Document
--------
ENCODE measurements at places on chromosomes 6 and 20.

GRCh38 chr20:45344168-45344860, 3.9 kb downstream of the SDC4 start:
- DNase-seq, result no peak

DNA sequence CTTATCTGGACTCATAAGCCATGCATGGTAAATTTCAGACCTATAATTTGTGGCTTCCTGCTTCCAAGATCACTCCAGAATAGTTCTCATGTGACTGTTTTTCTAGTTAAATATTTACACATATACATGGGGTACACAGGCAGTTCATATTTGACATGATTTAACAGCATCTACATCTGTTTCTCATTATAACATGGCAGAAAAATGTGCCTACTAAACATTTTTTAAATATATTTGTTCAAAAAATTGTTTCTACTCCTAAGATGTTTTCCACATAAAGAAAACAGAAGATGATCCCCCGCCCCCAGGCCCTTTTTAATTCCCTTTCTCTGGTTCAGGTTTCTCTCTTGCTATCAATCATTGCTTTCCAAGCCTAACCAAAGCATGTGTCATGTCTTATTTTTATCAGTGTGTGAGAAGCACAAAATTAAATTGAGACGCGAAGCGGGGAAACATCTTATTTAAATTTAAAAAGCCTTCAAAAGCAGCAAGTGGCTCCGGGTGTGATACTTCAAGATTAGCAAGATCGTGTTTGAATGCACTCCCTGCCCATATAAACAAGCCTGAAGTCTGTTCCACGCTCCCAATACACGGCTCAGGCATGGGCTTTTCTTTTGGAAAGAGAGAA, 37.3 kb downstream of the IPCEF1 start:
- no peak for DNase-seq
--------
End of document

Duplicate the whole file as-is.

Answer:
ENCODE measurements at places on chromosomes 6 and 20.

GRCh38 chr20:45344168-45344860, 3.9 kb downstream of the SDC4 start:
- DNase-seq, result no peak

DNA sequence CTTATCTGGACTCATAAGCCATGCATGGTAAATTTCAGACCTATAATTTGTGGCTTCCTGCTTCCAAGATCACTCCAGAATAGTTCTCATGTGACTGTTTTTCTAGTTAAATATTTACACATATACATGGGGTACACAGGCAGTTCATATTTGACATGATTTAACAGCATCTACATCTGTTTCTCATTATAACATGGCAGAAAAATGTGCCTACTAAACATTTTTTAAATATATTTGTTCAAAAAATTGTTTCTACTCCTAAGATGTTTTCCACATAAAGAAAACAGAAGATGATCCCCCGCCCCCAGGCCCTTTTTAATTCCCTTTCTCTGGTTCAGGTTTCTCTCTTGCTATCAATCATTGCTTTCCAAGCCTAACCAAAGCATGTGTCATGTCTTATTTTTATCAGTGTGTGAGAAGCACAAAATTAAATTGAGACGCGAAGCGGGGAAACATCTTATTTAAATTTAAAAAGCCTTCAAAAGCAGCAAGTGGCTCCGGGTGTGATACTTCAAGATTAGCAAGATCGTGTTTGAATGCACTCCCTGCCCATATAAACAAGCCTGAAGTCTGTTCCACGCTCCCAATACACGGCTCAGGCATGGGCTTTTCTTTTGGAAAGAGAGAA, 37.3 kb downstream of the IPCEF1 start:
- no peak for DNase-seq